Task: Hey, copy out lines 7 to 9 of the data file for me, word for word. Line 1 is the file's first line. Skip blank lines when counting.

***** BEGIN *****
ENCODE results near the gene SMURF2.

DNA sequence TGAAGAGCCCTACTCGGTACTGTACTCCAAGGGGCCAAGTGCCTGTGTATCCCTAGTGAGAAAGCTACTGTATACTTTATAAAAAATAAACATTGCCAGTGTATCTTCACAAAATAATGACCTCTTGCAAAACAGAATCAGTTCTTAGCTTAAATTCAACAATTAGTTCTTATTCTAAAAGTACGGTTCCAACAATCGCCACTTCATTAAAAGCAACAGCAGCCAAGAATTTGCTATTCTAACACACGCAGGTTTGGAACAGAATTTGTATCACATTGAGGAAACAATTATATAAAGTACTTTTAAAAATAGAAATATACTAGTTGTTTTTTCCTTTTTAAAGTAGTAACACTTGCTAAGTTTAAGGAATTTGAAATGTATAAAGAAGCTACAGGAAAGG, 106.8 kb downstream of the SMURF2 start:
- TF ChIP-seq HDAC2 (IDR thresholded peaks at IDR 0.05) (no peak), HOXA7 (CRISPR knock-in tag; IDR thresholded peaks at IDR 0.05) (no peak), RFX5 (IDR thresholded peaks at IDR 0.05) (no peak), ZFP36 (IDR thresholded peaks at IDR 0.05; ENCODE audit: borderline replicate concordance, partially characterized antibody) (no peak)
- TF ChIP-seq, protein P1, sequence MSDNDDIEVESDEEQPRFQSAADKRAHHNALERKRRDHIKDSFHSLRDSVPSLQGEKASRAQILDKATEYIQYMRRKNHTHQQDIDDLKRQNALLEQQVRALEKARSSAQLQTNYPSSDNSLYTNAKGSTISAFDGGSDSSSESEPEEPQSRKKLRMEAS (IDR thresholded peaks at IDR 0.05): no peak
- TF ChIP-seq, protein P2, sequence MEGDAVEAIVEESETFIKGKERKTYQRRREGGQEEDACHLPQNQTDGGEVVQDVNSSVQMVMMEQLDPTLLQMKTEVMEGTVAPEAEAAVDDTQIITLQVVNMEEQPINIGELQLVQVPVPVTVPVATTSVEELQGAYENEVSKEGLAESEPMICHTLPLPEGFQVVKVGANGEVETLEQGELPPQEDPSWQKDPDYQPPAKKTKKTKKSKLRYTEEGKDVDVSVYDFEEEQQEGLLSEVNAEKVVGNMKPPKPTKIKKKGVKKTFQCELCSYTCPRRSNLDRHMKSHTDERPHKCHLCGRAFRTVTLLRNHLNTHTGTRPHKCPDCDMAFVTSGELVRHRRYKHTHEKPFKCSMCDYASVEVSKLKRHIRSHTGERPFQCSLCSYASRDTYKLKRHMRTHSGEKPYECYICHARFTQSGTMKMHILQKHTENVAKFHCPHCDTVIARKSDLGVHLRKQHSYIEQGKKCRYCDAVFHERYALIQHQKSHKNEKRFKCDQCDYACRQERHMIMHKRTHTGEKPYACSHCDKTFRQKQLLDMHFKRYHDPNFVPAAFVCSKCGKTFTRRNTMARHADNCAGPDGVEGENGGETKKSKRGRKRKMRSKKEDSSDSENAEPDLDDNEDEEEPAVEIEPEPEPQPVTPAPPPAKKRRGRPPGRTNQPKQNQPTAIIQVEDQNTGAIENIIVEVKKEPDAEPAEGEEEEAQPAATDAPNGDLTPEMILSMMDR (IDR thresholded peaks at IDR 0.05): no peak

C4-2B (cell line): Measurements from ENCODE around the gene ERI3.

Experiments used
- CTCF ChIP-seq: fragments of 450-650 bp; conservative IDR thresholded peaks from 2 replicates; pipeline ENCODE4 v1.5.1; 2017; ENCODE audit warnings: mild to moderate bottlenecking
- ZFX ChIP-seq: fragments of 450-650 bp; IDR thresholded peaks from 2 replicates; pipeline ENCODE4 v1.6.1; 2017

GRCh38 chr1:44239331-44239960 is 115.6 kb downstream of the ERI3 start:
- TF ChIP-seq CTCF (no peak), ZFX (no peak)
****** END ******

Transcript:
Experiments used
- CTCF ChIP-seq: fragments of 450-650 bp; conservative IDR thresholded peaks from 2 replicates; pipeline ENCODE4 v1.5.1; 2017; ENCODE audit warnings: mild to moderate bottlenecking
- ZFX ChIP-seq: fragments of 450-650 bp; IDR thresholded peaks from 2 replicates; pipeline ENCODE4 v1.6.1; 2017